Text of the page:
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Biomaterials. 2014 Feb;35(7):2312-21. doi: 10.1016/j.biomaterials.2013.11.077. Epub 2013 Dec 18.

Bisphosphonate-functionalized gold nanoparticles for contrast-enhanced X-ray detection of breast microcalcifications.

Author information

1
Department of Aerospace and Mechanical Engineering, Bioengineering Graduate Program, University of Notre Dame, Notre Dame, IN 46556, USA; Harper Cancer Research Institute, University of Notre Dame, Notre Dame, IN 46556, USA.
2
Department of Biochemistry and Molecular Biology, Indiana University Simon Cancer Center, Indiana University School of Medicine - South Bend, South Bend, IN 46617, USA; Harper Cancer Research Institute, University of Notre Dame, Notre Dame, IN 46556, USA.
3
Department of Aerospace and Mechanical Engineering, Bioengineering Graduate Program, University of Notre Dame, Notre Dame, IN 46556, USA; Harper Cancer Research Institute, University of Notre Dame, Notre Dame, IN 46556, USA. Electronic address: rroeder@nd.edu.

Abstract

Microcalcifications are one of the most common abnormalities detected by mammography for the diagnosis of breast cancer. However, the detection of microcalcifications and correct diagnosis of breast cancer are limited by the sensitivity and specificity of mammography. Therefore, the objective of this study was to investigate the potential of bisphosphonate-functionalized gold nanoparticles (BP-Au NPs) for contrast-enhanced radiographic detection of breast microcalcifications using two models of breast microcalcifications, which allowed for precise control over levels of hydroxyapatite (HA) mineral within a low attenuating matrix. First, an in vitro imaging phantom was prepared with varying concentrations of HA uniformly dispersed in an agarose hydrogel. The X-ray attenuation of HA-agarose compositions labeled by BP-Au NPs was increased by up to 26 HU compared to unlabeled compositions for HA concentrations ranging from 1 to 10 mg/mL. Second, an ex vivo tissue model was developed to more closely mimic the heterogeneity of breast tissue by injecting varying concentrations of HA in a Matrigel carrier into murine mammary glands. The X-ray attenuation of HA-Matrigel compositions labeled by BP-Au NPs was increased by up to 289 HU compared to unlabeled compositions for HA concentrations ranging from 0.5 to 25 mg/mL, which included an HA concentration (0.5 mg/mL) that was otherwise undetectable by micro-computed tomography. Cumulatively, both models demonstrated the ability of BP-Au NPs to enhance contrast for radiographic detection of microcalcifications, including at a clinically-relevant imaging resolution. Therefore, BP-Au NPs may have potential to improve clinical detection of breast microcalcifications by mammography.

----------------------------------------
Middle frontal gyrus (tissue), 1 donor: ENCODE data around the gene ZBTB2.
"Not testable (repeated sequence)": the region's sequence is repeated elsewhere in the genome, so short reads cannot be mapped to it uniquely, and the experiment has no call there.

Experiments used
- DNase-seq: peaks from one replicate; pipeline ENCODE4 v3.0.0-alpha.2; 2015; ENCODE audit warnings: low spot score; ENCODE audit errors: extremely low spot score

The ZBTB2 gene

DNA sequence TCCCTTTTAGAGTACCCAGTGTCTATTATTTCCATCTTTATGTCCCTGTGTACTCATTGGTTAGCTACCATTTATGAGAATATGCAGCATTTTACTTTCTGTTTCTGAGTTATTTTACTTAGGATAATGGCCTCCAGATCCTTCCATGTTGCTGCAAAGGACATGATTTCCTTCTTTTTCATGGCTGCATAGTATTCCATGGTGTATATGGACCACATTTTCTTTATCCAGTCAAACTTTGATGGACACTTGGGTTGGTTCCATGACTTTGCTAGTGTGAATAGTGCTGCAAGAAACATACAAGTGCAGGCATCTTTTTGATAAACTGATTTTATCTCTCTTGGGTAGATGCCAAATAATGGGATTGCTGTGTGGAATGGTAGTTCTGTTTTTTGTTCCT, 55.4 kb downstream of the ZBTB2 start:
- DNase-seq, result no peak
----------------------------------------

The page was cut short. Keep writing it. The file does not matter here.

KEYWORDS:

Breast cancer; Computed tomography; Contrast agent; Gold nanoparticles; Mammary gland; Microcalcification

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